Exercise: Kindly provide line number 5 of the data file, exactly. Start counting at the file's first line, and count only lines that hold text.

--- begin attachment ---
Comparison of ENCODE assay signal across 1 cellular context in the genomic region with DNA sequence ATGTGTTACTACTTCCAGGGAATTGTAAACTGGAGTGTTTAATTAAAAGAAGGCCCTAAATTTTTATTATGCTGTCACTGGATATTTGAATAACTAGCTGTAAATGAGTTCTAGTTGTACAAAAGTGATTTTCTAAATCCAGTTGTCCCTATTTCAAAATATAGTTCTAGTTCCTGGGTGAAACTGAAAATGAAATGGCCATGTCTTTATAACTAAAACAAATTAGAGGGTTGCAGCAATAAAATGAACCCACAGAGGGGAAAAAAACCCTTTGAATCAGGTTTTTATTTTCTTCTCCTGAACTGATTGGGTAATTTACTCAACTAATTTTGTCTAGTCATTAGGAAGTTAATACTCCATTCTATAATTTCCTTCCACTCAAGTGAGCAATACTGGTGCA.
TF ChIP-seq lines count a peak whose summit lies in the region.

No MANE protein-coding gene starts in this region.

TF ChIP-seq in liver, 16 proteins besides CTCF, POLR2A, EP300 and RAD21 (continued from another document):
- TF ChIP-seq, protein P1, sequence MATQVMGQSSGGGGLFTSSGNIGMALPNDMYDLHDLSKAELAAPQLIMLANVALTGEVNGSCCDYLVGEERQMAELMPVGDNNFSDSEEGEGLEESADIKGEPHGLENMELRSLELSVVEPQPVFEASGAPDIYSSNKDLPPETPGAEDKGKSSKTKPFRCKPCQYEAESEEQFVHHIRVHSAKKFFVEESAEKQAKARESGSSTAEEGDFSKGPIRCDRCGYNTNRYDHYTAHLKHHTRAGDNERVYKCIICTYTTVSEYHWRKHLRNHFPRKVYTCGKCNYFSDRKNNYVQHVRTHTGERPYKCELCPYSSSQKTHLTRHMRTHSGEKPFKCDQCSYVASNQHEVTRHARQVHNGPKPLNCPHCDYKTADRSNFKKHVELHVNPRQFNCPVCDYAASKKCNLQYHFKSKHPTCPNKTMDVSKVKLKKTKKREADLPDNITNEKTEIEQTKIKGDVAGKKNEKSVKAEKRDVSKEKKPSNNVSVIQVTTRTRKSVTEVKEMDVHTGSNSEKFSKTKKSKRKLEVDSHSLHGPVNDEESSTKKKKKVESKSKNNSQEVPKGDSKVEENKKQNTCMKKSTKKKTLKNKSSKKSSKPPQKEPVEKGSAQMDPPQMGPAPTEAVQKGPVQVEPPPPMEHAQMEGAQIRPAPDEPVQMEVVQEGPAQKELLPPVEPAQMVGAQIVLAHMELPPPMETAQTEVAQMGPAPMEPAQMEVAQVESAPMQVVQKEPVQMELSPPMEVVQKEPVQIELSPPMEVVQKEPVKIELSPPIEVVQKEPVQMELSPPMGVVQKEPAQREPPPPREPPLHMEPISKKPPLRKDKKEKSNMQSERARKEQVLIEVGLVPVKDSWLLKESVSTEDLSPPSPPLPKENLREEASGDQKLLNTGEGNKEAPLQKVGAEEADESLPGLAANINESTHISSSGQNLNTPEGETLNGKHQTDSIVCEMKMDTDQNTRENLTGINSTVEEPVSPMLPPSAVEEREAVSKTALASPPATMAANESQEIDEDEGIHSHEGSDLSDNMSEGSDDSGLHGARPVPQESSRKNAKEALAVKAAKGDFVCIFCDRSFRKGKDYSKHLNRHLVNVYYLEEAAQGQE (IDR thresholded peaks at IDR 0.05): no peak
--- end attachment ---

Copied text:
- TF ChIP-seq, protein P1, sequence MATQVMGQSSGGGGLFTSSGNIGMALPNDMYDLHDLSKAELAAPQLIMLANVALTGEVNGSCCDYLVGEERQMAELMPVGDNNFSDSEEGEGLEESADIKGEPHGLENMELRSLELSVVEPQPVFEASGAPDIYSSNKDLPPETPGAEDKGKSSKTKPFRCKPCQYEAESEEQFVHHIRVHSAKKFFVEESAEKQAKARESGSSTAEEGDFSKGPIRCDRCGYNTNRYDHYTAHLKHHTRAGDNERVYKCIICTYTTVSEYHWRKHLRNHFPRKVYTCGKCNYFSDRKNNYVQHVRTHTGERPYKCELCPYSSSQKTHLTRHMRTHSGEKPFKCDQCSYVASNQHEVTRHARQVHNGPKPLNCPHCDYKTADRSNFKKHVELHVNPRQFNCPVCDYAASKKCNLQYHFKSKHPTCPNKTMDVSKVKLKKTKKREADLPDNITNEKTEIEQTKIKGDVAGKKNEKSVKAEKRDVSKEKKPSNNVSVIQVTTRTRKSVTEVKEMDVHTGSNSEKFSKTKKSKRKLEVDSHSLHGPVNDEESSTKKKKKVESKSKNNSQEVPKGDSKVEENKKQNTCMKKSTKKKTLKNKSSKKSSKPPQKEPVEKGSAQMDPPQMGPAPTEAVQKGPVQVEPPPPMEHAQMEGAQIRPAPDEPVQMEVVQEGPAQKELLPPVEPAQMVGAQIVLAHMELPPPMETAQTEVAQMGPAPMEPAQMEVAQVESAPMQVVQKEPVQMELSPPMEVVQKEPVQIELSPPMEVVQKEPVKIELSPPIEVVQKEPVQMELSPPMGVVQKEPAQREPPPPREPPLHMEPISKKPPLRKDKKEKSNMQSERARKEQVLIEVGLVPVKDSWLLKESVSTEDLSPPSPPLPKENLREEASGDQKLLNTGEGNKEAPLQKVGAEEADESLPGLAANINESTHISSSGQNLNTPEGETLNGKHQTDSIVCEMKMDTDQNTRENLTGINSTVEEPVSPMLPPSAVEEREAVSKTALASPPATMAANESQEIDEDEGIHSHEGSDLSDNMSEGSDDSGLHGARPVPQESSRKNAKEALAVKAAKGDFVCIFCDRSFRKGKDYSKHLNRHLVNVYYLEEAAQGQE (IDR thresholded peaks at IDR 0.05): no peak